Fear Over

India Today - - WINNING - by San­deep Un­nithan

The last war be­tween two ar­mies wear­ing uni­forms was in Au­gust 2008 when Rus­sia fought Ge­or­gia for 10 days. Just three months later, 10 heav­ily-armed Pak­istani civil­ians, trained as com­man­dos and mo­ti­vated to fight unto death, landed on the coast of Mum­bai from Pak­istan. They held the city un­der siege for over two days, killing over 160 civil­ians. Could such covert at­tacks and ir­reg­u­lar war­fare be the fu­ture of armed con­flict be­tween na­tion states? More im­por­tantly, what were the lessons that could be learned from the brazen at­tack on Mum­bai that ex­posed In­dia’s vul­ner­a­bil­i­ties? Three do­main ex­perts an­swer ‘What In­dia needs to fight its war on ter­ror’. THE NA­TURE OFWAR HAS CHANGED HOOMAN MAJD, Ira­nian-Amer­i­can jour­nal­ist and au­thor Ter­ror­ism and asym­met­ri­cal war­fare have ex­isted through­out his­tory. Iran is a per­fect ex­am­ple. It knows that if the US were to in­vade, it would prob­a­bly meet the same fate as Sad­dam Hus­sein be­cause no con­ven­tional force in the world can with­stand the on­slaught of US forces. So they use asym­met­ri­cal war­fare. Iraq has proved that no army can con­trol a coun­try any more. The ‘war on ter­ror’ is a Bushism; it is for­mer pres­i­dent Ge­orge Bush’s ex­pres­sion. You can­not have a war against a tac­tic. Be­cause it is un­winnable.

The New York Po­lice Depart­ment has prob­a­bly been more suc­cess­ful than the CIA and the mil­i­tary in pro­tect­ing New York from ter­ror at­tacks. Their counter-ter­ror­ism di­vi­sion is the world’s largest. Fight­ing ter­ror­ism is the job of the po­lice. When coun­tries spon­sor ter­ror­ism against other coun­tries, fight so-called proxy wars, that is a prob­lem. IN­DIA IS UN­PRE­PARED, THERE IS NO 26/11 POST­MORTEM ADRIAN LEVY, Co-au­thor of TheSiege, a book on the 26/11 Mum­bai at­tack The first ma­jor fail­ing of the Govern­ment was the fail­ure to ap­point an open, hon­est, wide-rang­ing in­quiry af­ter the 26/11 at­tacks. This in­quiry would pos­si­bly have ex­ca­vated facts about sen­si­tive mil­i­tary and na­tional se­cu­rity ma­te­rial be­ing sold out of In­dia (to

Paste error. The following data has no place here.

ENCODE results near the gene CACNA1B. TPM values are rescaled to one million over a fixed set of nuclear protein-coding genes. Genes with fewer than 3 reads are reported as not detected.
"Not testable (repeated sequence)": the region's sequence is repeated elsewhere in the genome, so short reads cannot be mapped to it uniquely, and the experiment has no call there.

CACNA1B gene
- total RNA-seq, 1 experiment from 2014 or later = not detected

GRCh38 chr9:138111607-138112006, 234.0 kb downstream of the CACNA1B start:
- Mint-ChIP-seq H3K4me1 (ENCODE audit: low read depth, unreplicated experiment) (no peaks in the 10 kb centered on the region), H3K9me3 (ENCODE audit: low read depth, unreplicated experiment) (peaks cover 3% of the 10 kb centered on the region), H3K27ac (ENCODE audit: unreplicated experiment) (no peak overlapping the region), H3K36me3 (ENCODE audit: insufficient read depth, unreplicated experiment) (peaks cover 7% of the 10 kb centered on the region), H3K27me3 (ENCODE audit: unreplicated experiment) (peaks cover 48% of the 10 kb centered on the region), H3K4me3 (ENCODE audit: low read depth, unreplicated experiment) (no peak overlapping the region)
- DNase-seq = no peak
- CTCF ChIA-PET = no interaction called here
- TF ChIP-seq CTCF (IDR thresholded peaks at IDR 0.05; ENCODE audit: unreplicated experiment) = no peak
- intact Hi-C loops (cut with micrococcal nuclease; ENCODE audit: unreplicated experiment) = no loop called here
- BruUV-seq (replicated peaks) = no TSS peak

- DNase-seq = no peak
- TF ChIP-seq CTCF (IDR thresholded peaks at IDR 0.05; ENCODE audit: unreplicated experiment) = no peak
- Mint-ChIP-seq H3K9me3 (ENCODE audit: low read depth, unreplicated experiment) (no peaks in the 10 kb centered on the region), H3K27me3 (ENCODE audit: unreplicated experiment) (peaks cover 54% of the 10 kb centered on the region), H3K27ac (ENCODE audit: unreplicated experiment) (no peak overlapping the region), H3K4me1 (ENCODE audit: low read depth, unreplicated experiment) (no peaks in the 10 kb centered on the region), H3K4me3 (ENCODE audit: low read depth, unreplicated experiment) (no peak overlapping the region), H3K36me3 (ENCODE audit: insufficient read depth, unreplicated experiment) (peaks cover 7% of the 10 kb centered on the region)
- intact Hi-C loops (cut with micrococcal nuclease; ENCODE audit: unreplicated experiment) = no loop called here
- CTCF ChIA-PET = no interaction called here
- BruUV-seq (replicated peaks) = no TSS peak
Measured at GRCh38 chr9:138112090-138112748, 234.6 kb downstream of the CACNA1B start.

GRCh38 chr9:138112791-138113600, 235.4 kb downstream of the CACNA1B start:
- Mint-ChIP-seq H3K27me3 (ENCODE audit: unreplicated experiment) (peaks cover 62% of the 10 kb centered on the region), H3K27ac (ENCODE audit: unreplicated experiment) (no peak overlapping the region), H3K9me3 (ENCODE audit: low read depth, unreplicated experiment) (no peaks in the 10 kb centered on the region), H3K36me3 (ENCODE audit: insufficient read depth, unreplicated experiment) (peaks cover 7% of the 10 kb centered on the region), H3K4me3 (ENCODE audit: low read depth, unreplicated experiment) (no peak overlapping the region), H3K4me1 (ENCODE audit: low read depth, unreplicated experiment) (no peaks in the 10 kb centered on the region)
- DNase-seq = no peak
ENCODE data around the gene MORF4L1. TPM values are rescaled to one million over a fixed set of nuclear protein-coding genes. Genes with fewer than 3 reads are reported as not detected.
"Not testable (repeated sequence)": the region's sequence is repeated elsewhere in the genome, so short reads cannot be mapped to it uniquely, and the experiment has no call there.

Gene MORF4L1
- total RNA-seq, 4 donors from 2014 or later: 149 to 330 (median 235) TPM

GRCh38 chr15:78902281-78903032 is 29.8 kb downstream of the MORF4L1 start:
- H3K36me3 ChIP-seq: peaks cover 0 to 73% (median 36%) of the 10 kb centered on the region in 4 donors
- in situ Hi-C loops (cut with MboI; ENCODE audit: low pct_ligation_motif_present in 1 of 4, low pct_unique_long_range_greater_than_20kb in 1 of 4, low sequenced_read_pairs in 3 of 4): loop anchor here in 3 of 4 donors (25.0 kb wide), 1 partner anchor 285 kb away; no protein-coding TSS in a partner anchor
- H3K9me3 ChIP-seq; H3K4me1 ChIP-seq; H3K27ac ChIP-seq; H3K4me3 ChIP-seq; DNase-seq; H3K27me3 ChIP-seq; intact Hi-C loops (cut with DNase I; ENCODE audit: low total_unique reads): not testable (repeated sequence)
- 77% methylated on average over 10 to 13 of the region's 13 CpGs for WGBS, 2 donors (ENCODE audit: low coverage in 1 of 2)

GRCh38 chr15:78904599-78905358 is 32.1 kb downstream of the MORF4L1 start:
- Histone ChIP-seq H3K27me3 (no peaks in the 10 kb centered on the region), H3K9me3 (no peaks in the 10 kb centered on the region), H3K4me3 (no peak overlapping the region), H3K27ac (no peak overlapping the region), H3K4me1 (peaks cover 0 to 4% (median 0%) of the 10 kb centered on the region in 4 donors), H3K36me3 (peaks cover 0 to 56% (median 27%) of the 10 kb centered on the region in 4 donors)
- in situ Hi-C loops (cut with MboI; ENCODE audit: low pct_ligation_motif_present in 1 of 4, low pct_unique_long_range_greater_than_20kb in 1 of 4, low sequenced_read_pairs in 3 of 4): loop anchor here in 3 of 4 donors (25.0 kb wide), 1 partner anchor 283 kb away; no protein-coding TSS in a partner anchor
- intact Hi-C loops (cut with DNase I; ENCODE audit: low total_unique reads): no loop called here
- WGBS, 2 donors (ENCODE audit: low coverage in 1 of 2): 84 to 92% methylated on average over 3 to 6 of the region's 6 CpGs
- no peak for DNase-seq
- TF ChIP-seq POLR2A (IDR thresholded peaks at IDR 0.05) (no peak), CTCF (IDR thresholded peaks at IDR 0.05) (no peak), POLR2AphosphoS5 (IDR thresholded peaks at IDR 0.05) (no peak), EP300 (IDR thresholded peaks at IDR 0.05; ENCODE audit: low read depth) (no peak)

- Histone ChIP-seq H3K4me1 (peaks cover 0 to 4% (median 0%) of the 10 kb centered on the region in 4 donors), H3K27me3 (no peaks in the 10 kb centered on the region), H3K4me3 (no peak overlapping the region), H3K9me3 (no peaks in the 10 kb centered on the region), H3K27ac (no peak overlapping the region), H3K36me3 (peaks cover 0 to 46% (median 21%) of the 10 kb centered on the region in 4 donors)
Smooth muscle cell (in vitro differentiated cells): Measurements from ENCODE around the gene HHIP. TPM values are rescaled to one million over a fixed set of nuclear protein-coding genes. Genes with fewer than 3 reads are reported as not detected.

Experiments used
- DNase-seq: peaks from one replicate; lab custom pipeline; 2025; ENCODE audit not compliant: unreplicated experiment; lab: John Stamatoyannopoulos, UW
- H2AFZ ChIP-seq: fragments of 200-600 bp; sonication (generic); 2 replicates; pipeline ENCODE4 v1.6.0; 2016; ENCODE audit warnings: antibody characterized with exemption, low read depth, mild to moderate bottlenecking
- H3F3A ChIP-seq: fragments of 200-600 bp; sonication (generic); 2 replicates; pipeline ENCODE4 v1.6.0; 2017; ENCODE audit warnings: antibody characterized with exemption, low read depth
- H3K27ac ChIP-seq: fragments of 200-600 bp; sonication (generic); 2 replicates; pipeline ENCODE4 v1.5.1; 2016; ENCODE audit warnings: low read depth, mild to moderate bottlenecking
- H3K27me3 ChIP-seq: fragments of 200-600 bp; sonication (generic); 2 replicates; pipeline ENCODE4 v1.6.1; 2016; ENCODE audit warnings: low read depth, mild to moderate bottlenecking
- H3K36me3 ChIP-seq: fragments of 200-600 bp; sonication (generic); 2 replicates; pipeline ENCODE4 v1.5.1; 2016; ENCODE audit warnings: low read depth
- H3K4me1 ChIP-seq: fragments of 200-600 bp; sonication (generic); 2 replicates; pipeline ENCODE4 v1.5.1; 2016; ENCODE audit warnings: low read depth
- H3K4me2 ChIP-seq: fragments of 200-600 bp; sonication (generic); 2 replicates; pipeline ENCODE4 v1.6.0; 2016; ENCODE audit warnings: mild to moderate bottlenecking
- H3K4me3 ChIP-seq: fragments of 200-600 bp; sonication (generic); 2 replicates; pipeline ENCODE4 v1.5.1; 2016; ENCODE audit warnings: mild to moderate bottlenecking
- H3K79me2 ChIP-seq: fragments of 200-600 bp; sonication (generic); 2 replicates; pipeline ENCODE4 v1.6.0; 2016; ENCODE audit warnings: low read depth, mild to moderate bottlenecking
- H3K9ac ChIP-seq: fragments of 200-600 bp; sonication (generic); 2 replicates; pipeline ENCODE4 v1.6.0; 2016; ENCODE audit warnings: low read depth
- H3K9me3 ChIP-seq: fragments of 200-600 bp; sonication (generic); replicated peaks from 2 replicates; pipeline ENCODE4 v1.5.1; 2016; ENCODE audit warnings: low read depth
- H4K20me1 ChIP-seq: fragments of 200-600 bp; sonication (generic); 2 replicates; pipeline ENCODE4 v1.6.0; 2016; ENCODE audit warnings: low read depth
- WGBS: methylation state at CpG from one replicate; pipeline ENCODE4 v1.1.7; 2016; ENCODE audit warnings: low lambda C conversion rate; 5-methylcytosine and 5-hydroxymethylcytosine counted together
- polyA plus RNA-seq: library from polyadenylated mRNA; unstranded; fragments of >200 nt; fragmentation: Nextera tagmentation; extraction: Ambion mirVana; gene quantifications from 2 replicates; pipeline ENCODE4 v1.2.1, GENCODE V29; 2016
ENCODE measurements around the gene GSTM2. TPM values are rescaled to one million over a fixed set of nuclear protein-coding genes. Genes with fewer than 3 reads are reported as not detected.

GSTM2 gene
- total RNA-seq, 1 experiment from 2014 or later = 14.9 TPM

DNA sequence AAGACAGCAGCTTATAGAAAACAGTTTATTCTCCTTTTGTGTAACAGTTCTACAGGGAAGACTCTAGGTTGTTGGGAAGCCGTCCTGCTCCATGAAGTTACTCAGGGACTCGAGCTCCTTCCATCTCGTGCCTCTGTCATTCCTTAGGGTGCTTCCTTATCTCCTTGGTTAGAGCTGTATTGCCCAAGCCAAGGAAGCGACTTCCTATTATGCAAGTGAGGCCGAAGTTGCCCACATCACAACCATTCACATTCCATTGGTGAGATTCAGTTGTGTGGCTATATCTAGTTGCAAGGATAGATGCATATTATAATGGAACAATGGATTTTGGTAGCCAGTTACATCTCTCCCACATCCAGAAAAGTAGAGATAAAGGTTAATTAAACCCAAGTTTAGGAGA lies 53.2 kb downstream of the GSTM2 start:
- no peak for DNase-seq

ter­ror­ists). The at­tacks were a com­pli­cated oper­a­tion us­ing fi­day­een on In­dian soil, VoIP net­works and an Amer­i­can agent. Yet, the Govern­ment got a white­wash that was a 64page Prad­han Com­mit­tee re­port. There has been no ad­e­quate post­mortem. The In­dian se­cu­rity ser­vices are not fit for the pur­pose. This is be­cause they have in­her­ited a colo­nial method­ol­ogy which re­volves around plac­ing IPS of­fi­cers at the core rather than a mul­ti­dis­ci­plinary force.

LeT does a post­mortem of ev­ery oper­a­tion. It films what it does and de­bates it. It has a depart­ment in Muzaf­farabad which analy­ses the fail­ures of op­er­a­tions. It breaks apart ev­ery as­pect of its oper­a­tion in­clud­ing the psy­chol­ogy of re­cruit­ing fi­day­een. MUM­BAI IS WELL-PRE­PARED FOR ATER­ROR STRIKE HI­MAN­SHU ROY, Chief of Ma­ha­rash­tra Anti-Ter­ror­ism Squad In­dia is geopo­lit­i­cally in a sub-op­ti­mal sit­u­a­tion. We have a neigh­bour that ex­ports ter­ror­ists into In­dia. The fail­ure to an­tic­i­pate the 26/11 was a fail­ure of imag­i­na­tion rather than a fail­ure of in­tel­li­gence. A seaborne fi­day­een-type com­mando at­tack was unique. There was no spe­cific men­tion of a seaborne at­tack on the Taj or the Oberoi. To­day we have the lux­ury of hind­sight, we can look back and piece them to­gether and say that is the pic­ture which should have been formed at that time. What mat­ters is the pre­dic­tive value of in­tel­li­gence in­puts, not post­mortems.

To sug­gest that we have learnt noth­ing af­ter the at­tack is con­trary to facts. Not just us, but coun­tert­er­ror­ist agencies across the world have learnt sev­eral lessons post 26/11. We have a much more struc­tured sys­tem with bet­ter collection, col­la­tion, anal­y­sis, dis­sem­i­na­tion of in­tel­li­gence. bet­ter coastal se­cu­rity, co­or­di­na­tion of ma­rine po­lice with navy and coast­guard, bet­ter Stan­dard Op­er­at­ing Pro­ce­dures to deal with fi­day­een at­tacks, bet­ter tech­nol­ogy, equip­ment and train­ing. Most im­por­tant, bet­ter re­solve. We have hard­ened the tar­get. It won’t be so easy next time.

Pho­to­graphs byROHIT CHAWLA

(FROM LEFT) HOOMAN MAJD, HI­MAN­SHU ROYAND ADRIAN LEVY

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